Wojo: In victory, Spartans show they can take a punch

Bob Wojnowski
The Detroit News

Detroit — He said he’d do it if he could, if needed. In Michigan State’s NCAA Tournament opener, he could and he did, and it was needed.

Miles Bridges took his time, and then he took over. Just when it seemed the Spartans were flirting with danger against 14th-seeded Bucknell, Bridges turned his attention to the basket and the task at hand. Michigan State needed most of Bridges’ spinning moves and rattling dunks to beat Bucknell 82-78 Friday night at Little Caesars Arena.

The game wasn’t as close as the final score suggested, as Bucknell nailed a flurry of 3-pointers at the end to slice into a 16-point deficit, but it was entertaining and spirited. The Bison showed what they’re capable of doing, scaring a power team, and Bridges showed what he’s capable of doing. He scored 19 of his 29 points in the second half, and as he promised before the Tournament, took over the game when required.

“I got on Miles at halftime, and we started running some stuff for him,” Spartand coach Tom Izzo said. “And he started answering the bell, one after the other. … The players wanted to go to him, but he wanted the ball, too. So I think you’re going to see more and more and more of this.”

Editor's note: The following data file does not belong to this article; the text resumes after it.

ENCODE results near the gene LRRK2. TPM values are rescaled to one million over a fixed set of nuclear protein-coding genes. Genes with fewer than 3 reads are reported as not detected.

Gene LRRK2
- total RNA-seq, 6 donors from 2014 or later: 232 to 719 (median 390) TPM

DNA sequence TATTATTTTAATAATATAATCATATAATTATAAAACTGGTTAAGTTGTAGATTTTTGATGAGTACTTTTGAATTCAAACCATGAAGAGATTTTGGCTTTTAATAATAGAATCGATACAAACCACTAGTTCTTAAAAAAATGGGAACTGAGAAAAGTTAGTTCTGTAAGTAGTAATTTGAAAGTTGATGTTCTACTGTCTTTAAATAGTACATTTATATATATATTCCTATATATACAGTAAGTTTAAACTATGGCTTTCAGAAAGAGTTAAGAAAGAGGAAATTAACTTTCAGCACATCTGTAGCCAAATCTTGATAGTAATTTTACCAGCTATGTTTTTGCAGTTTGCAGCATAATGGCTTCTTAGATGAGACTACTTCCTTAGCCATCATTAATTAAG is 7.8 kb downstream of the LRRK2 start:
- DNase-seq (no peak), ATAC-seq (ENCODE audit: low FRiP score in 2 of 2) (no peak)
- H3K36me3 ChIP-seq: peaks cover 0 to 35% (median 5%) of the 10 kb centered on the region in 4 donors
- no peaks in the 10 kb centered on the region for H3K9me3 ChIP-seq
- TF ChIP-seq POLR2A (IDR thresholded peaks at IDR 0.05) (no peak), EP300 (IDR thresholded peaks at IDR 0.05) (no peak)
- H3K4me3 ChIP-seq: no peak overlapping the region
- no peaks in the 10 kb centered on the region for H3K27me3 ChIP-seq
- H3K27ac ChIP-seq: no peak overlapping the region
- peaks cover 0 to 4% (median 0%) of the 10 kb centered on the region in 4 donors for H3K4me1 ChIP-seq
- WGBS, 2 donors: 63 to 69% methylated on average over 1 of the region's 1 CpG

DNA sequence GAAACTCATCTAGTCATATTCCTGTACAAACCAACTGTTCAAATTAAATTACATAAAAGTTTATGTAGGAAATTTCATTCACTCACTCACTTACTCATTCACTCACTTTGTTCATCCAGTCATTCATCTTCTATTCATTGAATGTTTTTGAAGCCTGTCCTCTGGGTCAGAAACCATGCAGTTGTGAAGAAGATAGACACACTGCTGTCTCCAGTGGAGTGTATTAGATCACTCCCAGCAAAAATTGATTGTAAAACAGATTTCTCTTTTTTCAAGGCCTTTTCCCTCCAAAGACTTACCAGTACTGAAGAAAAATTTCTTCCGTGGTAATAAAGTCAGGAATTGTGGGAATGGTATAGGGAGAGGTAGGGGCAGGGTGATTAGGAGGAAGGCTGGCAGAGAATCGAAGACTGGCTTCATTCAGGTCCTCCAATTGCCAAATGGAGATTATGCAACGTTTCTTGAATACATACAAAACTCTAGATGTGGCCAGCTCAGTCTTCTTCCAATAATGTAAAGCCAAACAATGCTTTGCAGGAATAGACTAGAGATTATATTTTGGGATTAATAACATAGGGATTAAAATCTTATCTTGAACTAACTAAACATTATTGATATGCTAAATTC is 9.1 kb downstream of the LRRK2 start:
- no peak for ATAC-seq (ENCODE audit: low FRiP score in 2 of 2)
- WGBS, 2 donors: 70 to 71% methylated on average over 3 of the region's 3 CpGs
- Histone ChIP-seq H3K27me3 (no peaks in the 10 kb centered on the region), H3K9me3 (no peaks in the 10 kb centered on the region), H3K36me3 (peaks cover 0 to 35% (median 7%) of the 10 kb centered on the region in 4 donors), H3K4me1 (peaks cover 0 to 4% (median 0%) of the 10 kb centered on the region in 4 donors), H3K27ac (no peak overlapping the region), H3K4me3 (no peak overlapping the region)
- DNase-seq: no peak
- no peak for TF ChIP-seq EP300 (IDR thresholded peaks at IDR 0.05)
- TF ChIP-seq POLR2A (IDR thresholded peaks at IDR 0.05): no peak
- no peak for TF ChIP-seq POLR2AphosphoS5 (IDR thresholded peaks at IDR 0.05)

They’ll look for more on Sunday, when they play 11th-seeded Syracuse and its sticky zone defense. Whatever rust Michigan State carried from its near-two-week layoff, it peeled away with power drives by Bridges and lethal shooting by Josh Langford. The Spartans were pushed but undaunted, and Bridges did precisely what he said he was going to do at some point.

Five minutes into the second half, Michigan State’s lead was still only six. And then Bridges went right at it, again and again. He swept the baseline for a layup. He tip-slammed a Nick Ward miss. He spun to the basket and drew a foul. He stepped back and bombed a 3.

The exclamation came with 5:02 left, after Langford missed a deep shot. Bridges leapt for the rebound and slammed it in, and just like that, the Spartans lead was 70-54, danger dismissed.